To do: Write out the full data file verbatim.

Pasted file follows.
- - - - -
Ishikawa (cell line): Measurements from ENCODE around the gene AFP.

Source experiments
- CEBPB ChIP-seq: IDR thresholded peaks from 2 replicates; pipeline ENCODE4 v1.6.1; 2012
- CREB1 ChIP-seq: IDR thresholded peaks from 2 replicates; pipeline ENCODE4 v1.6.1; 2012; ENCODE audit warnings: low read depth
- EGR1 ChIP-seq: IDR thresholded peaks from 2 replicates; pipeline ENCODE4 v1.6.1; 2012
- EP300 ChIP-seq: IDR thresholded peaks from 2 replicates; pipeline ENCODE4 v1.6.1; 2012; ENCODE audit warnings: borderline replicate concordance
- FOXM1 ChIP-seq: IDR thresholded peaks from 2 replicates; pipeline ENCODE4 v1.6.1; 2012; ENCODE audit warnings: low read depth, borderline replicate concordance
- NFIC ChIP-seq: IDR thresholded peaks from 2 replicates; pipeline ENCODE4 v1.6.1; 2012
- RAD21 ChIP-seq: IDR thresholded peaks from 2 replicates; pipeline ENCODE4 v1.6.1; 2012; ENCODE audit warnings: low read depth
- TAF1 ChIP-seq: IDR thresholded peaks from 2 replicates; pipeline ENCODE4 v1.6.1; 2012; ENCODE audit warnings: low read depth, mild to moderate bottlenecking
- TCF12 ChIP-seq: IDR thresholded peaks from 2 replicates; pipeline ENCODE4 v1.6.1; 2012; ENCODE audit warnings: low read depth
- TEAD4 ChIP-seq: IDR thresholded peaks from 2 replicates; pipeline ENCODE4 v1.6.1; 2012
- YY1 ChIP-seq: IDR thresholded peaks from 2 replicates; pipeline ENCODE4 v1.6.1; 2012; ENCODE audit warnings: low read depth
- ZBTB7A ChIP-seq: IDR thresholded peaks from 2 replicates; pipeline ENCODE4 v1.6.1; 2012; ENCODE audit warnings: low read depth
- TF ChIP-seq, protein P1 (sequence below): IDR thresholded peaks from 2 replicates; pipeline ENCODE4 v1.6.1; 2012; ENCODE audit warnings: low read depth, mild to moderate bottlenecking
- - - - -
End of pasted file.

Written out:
Ishikawa (cell line): Measurements from ENCODE around the gene AFP.

Source experiments
- CEBPB ChIP-seq: IDR thresholded peaks from 2 replicates; pipeline ENCODE4 v1.6.1; 2012
- CREB1 ChIP-seq: IDR thresholded peaks from 2 replicates; pipeline ENCODE4 v1.6.1; 2012; ENCODE audit warnings: low read depth
- EGR1 ChIP-seq: IDR thresholded peaks from 2 replicates; pipeline ENCODE4 v1.6.1; 2012
- EP300 ChIP-seq: IDR thresholded peaks from 2 replicates; pipeline ENCODE4 v1.6.1; 2012; ENCODE audit warnings: borderline replicate concordance
- FOXM1 ChIP-seq: IDR thresholded peaks from 2 replicates; pipeline ENCODE4 v1.6.1; 2012; ENCODE audit warnings: low read depth, borderline replicate concordance
- NFIC ChIP-seq: IDR thresholded peaks from 2 replicates; pipeline ENCODE4 v1.6.1; 2012
- RAD21 ChIP-seq: IDR thresholded peaks from 2 replicates; pipeline ENCODE4 v1.6.1; 2012; ENCODE audit warnings: low read depth
- TAF1 ChIP-seq: IDR thresholded peaks from 2 replicates; pipeline ENCODE4 v1.6.1; 2012; ENCODE audit warnings: low read depth, mild to moderate bottlenecking
- TCF12 ChIP-seq: IDR thresholded peaks from 2 replicates; pipeline ENCODE4 v1.6.1; 2012; ENCODE audit warnings: low read depth
- TEAD4 ChIP-seq: IDR thresholded peaks from 2 replicates; pipeline ENCODE4 v1.6.1; 2012
- YY1 ChIP-seq: IDR thresholded peaks from 2 replicates; pipeline ENCODE4 v1.6.1; 2012; ENCODE audit warnings: low read depth
- ZBTB7A ChIP-seq: IDR thresholded peaks from 2 replicates; pipeline ENCODE4 v1.6.1; 2012; ENCODE audit warnings: low read depth
- TF ChIP-seq, protein P1 (sequence below): IDR thresholded peaks from 2 replicates; pipeline ENCODE4 v1.6.1; 2012; ENCODE audit warnings: low read depth, mild to moderate bottlenecking